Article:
Former Rep. Beto O’Rourke (D-Texas) revealed his new plan to protect democracy by expanding voting access and limiting the terms of those in government.
We need to fix our democracy if we want to overcome the greatest set of challenges we've ever faced. Everyone must be able to cast their vote, have their voice heard, and fully participate. This work starts by doing 3 things: pic.twitter.com/SaYanqGivJ
— Beto O'Rourke (@BetoORourke) June 5, 2019
In his proposal, O’Rourke outlines several major changes to the democratic system in the United States, including the expansion of felon voting rights and the implementation of term limits for all branches of government, including the Supreme Court.
Here are five things to know about O’Rourke’s plan:
1. O’Rourke would create a term limit for Supreme Court justices
One of the biggest changes in O’Rourke’s plan is to implement term limits on Supreme Court justices who currently serve lifelong terms. If this change took place, justices would serve 18-year terms and would be allowed to return to lower courts upon completion of their terms.
O’Rourke’s plan would also apply term limits on members of Congress. Senators would be limited to two terms, and representatives would be limited to six terms, allowing for 12 years of service in each chamber.
His plan would require an amendment to the Constitution, which currently only limits the office of the presidency to two terms or 10 total years in office.
O’Rourke claims this plan would prevent elected officials from focusing solely on re-election instead of policy. He also notes that this policy could inspire more people to run for office without the same incumbent holding the seat for decades.
While term limits in the House and Senate could have bipartisan appeal, many conservatives will likely find fault with term limits in the Supreme Court, as President Donald Trump just appointed two young conservatives to the bench who could easily serve more than 18 years.
For comparison, Justices Clarance Thomas, Ruth Bader Ginsburg, and Stephen Breyer have all been on the bench for 25 years or more.
2. He would expand felon voting rights
O’Rourke’s plan notes that the former congressman would work to end felon disenfranchisement. His plan directly references those Americans who were charged with felonies but have since served their sentences.
“Too many people, including new Americans and those that have lost their right to vote but have served their sentences, are currently excluded from our political process and ought to be welcomed into our democracy,” he noted.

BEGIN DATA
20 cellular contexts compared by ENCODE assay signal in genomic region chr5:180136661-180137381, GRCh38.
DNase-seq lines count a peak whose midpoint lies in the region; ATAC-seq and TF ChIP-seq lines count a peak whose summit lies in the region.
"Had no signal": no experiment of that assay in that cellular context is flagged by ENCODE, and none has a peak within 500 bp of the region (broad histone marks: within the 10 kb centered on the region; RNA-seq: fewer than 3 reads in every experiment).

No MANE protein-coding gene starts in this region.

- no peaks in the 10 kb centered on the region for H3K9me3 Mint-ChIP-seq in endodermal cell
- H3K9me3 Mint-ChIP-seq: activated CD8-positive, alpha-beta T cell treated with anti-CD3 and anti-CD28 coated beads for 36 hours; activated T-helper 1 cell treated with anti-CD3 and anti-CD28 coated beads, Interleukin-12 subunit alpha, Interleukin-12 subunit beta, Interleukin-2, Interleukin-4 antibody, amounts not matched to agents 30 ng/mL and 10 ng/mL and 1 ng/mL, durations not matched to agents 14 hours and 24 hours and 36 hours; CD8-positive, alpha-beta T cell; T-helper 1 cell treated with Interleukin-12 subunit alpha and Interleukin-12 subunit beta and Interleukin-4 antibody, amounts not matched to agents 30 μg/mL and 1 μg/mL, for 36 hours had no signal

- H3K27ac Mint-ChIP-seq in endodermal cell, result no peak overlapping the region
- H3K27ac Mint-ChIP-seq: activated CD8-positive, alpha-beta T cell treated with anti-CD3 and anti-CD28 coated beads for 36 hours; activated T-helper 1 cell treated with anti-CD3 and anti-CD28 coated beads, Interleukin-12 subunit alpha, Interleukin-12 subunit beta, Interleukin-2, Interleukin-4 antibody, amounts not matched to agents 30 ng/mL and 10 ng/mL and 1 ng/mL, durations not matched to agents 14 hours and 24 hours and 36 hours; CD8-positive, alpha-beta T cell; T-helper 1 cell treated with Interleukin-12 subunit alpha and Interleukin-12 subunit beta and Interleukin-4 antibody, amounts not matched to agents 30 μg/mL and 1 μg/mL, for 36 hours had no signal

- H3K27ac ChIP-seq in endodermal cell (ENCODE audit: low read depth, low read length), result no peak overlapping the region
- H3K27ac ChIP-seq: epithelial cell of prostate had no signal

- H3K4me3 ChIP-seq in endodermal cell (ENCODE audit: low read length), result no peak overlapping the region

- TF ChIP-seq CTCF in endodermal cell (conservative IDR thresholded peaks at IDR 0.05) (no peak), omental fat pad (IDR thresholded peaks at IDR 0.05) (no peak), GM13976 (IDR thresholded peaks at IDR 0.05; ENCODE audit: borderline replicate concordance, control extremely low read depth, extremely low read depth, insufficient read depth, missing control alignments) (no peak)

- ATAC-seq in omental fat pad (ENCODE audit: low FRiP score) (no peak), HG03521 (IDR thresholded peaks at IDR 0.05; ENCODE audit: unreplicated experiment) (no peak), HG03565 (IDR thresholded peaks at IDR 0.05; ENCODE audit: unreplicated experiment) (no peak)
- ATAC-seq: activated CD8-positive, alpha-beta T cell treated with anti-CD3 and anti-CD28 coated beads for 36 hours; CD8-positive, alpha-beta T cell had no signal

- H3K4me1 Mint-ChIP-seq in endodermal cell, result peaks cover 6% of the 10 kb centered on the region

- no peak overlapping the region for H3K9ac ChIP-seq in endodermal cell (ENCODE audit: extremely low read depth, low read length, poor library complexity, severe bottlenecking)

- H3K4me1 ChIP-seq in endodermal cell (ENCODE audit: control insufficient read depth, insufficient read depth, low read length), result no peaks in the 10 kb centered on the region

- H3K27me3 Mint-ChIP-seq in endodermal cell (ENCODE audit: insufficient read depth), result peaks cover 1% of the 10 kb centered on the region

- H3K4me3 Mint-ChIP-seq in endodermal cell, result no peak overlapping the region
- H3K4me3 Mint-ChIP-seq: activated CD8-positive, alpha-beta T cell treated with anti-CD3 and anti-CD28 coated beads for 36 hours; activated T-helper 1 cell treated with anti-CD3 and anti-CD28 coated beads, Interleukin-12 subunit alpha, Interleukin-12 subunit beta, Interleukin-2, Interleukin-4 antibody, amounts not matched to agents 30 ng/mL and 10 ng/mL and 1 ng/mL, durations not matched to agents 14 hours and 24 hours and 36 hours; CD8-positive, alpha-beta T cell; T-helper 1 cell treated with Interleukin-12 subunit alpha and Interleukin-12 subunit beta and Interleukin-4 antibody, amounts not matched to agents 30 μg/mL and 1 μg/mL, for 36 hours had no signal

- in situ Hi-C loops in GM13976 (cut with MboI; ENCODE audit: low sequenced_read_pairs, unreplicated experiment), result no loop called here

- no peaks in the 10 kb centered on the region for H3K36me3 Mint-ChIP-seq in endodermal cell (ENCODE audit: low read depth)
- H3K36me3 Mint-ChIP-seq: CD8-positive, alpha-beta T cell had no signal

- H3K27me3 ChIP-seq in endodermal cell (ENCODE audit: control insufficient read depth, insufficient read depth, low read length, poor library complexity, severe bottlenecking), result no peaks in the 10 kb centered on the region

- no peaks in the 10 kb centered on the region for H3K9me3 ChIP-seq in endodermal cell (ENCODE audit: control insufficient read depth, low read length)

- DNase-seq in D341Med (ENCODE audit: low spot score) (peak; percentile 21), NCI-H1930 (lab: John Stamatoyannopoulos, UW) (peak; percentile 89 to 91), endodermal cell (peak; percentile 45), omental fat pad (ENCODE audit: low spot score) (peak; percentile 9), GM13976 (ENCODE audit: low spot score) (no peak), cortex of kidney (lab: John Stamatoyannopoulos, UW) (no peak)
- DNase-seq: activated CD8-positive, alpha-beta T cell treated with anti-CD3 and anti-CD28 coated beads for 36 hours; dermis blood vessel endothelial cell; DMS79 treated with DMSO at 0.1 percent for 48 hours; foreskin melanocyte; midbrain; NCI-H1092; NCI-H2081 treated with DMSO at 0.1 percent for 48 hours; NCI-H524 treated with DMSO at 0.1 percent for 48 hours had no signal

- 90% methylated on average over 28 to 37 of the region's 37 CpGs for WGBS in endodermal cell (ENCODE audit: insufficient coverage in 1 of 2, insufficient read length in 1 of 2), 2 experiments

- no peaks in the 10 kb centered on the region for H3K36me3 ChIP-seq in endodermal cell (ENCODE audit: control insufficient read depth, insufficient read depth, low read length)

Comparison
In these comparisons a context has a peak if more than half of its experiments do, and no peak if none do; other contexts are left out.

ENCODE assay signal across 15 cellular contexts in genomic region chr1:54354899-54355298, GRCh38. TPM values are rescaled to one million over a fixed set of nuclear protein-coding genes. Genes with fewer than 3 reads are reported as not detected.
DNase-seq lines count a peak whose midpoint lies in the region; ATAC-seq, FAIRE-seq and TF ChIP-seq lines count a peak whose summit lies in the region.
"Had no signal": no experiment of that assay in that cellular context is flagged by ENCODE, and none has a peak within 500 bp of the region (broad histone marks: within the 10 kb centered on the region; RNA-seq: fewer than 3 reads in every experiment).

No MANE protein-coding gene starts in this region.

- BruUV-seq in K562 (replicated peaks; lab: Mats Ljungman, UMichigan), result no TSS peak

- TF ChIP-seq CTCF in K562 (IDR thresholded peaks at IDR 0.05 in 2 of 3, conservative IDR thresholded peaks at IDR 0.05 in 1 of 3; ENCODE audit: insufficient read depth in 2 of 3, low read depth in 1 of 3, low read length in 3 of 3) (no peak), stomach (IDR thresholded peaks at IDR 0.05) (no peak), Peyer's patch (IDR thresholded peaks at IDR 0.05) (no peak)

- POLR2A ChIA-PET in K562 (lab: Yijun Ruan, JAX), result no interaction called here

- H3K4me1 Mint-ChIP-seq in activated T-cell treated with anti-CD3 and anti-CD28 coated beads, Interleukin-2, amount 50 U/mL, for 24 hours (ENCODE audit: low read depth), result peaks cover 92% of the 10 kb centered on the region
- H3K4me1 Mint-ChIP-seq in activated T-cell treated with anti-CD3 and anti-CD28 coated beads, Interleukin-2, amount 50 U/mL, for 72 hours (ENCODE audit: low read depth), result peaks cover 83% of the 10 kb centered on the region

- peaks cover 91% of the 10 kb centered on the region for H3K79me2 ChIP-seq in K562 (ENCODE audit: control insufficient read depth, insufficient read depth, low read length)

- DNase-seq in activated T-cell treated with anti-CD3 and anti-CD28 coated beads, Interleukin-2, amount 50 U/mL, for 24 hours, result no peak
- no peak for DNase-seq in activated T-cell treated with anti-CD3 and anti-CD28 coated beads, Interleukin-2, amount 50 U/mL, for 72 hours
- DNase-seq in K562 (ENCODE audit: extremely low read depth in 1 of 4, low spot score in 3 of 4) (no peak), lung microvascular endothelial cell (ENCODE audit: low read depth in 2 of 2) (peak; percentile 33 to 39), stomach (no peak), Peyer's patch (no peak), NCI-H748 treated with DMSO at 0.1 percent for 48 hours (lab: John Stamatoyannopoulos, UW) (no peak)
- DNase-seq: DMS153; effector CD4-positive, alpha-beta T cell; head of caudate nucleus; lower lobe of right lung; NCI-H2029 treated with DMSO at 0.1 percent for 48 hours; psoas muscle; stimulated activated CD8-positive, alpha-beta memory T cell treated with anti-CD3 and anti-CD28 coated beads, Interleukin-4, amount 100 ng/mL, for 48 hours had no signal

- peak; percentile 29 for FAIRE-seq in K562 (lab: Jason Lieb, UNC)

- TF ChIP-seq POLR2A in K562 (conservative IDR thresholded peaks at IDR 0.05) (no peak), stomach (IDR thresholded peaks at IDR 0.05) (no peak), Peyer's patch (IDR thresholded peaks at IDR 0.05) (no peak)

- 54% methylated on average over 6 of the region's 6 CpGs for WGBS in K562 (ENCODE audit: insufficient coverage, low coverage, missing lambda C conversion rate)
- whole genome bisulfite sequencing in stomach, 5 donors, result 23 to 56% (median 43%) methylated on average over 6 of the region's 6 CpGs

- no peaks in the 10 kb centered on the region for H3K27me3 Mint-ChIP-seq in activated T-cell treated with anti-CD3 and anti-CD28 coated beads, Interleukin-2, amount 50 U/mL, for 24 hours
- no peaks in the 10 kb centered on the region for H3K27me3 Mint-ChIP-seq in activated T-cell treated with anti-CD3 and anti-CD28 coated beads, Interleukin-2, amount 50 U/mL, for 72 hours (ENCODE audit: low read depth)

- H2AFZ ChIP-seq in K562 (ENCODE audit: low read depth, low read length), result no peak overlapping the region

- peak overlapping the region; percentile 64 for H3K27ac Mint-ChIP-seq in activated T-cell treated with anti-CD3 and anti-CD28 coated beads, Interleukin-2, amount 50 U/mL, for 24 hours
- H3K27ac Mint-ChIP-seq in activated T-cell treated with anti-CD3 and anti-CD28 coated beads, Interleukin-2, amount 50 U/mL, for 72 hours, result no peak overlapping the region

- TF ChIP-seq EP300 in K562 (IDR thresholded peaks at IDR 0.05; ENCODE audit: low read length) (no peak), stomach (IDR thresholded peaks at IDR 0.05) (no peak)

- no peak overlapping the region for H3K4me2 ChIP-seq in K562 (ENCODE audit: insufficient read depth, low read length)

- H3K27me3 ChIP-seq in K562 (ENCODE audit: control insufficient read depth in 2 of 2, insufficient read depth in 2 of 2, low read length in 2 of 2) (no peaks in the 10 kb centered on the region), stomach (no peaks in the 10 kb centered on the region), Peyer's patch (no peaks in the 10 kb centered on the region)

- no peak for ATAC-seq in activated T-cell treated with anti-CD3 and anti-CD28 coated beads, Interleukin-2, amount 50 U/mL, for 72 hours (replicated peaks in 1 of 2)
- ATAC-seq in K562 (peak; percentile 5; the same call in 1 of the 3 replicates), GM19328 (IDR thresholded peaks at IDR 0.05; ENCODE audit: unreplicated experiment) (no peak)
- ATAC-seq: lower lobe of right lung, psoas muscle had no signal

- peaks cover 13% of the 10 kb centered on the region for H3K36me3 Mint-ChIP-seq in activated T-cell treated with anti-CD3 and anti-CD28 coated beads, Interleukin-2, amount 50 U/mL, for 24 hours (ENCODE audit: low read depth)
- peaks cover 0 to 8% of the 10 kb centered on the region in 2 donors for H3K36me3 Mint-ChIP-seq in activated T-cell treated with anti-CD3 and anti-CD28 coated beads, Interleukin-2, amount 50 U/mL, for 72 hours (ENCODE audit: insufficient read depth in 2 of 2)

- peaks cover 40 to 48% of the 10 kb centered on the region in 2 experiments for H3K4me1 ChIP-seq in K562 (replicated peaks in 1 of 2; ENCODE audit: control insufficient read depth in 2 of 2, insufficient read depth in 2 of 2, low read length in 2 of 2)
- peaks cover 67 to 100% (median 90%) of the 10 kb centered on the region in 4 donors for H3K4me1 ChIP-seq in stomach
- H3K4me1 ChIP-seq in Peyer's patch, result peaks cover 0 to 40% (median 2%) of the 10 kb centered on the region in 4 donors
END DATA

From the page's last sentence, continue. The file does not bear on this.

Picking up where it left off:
O’Rourke’s plan is vague enough that it isn’t clear where he would draw the line for felon voters. As IJR previously reported, fellow 2020 presidential candidate Sen. Bernie Sanders (I-Vt.) would allow the Boston Marathon bomber to vote from his jail cell. It’s not clear whether O’Rourke’s position would be as extreme.
3. O’Rourke would tear apart voter ID laws
O’Rourke called voter ID laws “draconian” and outlined his plan to prevent states from requiring a state-issued identification for voter registration.
The former congressman claimed that voter ID laws reduce turnout and disproportionately impact minority voters because they are “more likely to not have government-issued identification in the first place.”
It isn’t clear where O’Rourke found his claim that voter ID laws suppress turnout, but a study done by Enrico Cantoni of the University of Bologna and Vincent Pons of Harvard Business School found otherwise.
Instead of a state-issued ID to vote, O’Rourke would allow people to vote as long as they presented a “sworn written statement of identity,” meaning they must have someone vouch for the identity of the person voting without an identification.
4. He wants to make Election Day a national holiday
A key part of increasing voter turnout is to make Election Day a national holiday, meaning government employees would have the day off to go vote. Private businesses would be encouraged to follow suit, though it wouldn’t be legally required.
O’Rourke claimed this is necessary because “showing up to vote in-person on a workday can be hard — especially for families with two income-earners, the elderly or disabled, and hourly wage-earners.”
Additionally, O’Rourke would expand early voting, voting by mail, and accessibility at the polling stations, making it unclear why voters would also need Election Day off from work.
5. O’Rourke would ban questions of citizenship from the U.S. census
While Trump has been pushing to include a citizenship question on the U.S. census, many Democrats have been pushing back on the issue. O’Rourke took a hard line in his proposal, claiming that he would bar questions of citizenship from the U.S. census.
Supporters of the citizenship question argue that congressional seats are distributed using census data, so a massive population of noncitizens could impact the voting districts. Opponents argue that the census is just a count of the people and that it would be inaccurate if it didn’t include noncitizens.
O’Rourke called Trump’s citizenship question a “brazen attempt to discourage people from being counted.”
The former congressman’s plan includes several other policy goals, including limits on political donations and a ban on elected officials from holding jobs as lobbyists — a proposal backed by both Rep. Alexandria Ocasio-Cortez (D-N.Y.) and Sen. Ted Cruz (R-Texas).
This is about having every voice heard. To achieve that, we'll:
✅Ban PAC contributions
✅Expand the Voting Rights Act
✅Make Election Day a federal holiday
✅Enact same day & automatic registration
✅Prevent members of congress from ever becoming lobbyists
— Beto O'Rourke (@BetoORourke) June 5, 2019